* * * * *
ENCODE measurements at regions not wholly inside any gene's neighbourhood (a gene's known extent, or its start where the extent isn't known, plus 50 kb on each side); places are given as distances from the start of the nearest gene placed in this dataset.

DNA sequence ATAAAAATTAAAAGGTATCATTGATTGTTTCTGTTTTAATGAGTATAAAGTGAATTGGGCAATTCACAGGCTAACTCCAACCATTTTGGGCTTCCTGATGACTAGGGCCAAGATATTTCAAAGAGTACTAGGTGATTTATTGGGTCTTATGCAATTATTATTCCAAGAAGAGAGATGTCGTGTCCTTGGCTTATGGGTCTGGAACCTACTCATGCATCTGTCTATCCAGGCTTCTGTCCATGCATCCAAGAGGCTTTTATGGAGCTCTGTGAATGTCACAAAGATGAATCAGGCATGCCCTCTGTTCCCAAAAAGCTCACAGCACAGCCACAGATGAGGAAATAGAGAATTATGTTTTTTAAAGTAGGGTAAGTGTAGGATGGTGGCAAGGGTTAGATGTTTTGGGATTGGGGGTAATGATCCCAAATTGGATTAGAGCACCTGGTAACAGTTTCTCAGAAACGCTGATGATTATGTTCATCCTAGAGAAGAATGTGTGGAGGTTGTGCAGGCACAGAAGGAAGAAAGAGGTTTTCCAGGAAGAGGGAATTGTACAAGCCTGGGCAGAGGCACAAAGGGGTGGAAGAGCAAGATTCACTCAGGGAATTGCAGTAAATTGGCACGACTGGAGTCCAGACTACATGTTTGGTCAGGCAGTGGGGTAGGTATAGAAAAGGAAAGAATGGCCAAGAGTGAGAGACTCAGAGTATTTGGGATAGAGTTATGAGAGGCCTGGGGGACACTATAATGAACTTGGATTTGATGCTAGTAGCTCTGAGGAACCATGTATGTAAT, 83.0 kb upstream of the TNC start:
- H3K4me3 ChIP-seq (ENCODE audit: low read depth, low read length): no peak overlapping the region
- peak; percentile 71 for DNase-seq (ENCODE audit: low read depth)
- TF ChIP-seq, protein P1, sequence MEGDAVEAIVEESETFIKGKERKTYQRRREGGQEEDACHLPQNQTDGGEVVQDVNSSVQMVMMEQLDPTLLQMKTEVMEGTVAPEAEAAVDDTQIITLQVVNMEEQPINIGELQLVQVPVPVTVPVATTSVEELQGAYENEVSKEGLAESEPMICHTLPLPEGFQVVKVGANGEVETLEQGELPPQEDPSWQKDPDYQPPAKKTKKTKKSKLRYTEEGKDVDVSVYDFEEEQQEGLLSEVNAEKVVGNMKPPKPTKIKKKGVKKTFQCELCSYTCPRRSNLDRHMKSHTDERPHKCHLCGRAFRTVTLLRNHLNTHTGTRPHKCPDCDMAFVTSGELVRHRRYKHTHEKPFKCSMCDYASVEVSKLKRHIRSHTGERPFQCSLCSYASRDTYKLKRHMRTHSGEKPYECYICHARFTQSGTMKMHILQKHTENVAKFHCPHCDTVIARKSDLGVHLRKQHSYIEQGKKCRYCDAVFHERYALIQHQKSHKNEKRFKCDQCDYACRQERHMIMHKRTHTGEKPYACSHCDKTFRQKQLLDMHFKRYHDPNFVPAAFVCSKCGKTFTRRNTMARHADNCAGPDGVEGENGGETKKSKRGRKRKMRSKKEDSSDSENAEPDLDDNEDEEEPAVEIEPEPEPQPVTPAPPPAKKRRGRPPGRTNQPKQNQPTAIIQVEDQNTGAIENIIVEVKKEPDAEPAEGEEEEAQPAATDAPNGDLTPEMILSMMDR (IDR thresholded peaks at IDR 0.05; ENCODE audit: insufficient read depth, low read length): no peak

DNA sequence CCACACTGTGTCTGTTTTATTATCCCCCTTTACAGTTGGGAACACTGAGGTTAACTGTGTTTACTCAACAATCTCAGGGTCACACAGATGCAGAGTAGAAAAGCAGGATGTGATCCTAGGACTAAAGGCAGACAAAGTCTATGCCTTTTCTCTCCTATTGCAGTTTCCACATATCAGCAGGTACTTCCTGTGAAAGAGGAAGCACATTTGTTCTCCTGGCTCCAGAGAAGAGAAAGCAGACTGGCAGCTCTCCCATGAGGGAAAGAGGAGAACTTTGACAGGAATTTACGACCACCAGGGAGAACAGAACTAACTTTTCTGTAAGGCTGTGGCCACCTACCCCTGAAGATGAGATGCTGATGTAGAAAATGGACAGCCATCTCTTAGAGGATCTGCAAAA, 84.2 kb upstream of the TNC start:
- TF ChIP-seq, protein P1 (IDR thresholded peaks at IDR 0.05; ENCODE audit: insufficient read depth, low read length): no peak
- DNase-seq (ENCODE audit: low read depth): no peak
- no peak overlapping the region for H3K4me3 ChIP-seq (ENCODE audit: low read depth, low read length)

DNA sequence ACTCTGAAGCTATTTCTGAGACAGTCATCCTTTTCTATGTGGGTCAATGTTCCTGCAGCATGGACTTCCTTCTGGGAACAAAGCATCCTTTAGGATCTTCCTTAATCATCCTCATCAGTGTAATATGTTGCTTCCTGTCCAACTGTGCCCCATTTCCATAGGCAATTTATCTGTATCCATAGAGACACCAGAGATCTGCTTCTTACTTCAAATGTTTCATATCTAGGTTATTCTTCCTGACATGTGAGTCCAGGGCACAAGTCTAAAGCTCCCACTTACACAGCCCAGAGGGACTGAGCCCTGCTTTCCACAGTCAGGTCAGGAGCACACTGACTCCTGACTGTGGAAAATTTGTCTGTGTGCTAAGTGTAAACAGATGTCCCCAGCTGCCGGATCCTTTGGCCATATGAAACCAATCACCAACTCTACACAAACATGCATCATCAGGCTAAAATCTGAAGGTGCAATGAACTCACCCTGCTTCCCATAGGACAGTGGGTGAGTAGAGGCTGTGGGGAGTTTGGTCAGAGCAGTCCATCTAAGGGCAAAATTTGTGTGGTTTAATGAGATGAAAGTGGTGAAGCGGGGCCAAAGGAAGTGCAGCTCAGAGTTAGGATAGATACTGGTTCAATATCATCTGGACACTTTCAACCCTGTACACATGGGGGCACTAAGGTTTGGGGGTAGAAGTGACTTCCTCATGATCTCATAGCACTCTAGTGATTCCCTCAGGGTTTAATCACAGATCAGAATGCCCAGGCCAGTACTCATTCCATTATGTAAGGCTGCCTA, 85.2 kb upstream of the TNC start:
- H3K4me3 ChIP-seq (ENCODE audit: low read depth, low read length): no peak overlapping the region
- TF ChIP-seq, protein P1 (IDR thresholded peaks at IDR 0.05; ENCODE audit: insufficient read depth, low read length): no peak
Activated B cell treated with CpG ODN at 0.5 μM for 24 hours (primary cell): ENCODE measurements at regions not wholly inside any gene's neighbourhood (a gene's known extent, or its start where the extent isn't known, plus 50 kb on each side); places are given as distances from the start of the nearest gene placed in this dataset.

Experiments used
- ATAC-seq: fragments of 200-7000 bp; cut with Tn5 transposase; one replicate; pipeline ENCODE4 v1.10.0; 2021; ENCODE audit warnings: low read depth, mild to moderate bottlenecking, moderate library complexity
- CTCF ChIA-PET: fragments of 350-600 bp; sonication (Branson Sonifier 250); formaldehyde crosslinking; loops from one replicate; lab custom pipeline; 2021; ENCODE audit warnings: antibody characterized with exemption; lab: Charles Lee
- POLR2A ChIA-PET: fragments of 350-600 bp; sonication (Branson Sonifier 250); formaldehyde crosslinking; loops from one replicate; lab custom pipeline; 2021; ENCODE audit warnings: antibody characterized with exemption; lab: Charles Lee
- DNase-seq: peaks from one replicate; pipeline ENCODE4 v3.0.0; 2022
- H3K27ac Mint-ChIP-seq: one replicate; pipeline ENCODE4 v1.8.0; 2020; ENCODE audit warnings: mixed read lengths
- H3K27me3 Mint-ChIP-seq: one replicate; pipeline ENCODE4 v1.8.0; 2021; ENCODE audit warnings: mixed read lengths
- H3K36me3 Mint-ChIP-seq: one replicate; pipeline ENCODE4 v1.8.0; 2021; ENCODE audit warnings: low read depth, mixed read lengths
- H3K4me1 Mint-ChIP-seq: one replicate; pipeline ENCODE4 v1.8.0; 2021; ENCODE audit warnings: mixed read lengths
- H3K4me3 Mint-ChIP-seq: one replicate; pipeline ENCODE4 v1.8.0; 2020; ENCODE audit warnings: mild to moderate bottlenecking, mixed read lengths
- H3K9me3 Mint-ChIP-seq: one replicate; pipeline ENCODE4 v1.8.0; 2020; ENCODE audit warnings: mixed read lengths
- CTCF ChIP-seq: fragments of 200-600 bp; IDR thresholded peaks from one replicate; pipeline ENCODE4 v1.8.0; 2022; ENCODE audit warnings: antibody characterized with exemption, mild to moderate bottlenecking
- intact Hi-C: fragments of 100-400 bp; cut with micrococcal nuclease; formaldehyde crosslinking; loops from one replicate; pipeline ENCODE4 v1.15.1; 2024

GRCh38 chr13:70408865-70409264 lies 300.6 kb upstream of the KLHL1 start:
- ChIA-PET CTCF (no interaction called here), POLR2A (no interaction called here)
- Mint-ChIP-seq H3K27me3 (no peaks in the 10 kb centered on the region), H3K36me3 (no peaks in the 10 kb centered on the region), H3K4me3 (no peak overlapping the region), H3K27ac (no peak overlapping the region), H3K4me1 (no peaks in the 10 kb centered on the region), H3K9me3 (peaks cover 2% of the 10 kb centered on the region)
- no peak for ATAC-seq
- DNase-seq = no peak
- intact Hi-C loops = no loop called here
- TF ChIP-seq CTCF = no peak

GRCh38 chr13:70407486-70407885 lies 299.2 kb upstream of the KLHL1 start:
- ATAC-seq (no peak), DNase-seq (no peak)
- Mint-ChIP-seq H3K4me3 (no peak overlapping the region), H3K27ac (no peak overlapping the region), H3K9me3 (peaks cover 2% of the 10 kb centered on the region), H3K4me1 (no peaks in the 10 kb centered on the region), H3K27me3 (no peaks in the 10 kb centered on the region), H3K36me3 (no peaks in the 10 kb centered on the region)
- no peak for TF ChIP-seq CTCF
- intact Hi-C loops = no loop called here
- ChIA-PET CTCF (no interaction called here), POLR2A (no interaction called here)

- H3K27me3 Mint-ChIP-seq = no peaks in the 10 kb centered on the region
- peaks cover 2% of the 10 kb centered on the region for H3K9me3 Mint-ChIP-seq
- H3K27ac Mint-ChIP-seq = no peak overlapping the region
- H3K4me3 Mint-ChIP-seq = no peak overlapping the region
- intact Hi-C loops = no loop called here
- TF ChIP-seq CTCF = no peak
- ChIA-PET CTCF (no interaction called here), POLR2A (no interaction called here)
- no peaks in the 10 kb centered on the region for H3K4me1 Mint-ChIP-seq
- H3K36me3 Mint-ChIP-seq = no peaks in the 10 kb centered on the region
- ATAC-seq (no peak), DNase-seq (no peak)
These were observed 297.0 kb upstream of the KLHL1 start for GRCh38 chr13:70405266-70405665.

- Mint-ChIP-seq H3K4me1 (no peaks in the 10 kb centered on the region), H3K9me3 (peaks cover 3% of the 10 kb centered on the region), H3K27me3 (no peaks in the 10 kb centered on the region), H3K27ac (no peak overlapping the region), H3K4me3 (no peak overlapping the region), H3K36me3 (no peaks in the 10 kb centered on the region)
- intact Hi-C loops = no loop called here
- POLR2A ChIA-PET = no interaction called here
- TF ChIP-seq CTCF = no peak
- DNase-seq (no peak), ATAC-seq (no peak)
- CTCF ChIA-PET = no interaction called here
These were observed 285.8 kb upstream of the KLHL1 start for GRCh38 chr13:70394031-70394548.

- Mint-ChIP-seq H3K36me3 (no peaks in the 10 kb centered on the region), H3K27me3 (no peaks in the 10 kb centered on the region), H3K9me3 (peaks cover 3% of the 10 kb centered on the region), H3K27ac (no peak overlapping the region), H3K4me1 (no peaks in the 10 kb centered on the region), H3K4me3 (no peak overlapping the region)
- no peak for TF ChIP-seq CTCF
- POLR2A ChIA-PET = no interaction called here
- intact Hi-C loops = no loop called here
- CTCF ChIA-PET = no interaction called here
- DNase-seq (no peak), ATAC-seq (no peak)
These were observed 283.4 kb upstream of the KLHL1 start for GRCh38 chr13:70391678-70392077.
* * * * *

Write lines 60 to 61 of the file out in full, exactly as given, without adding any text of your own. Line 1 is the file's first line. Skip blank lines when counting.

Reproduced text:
- POLR2A ChIA-PET = no interaction called here
- intact Hi-C loops = no loop called here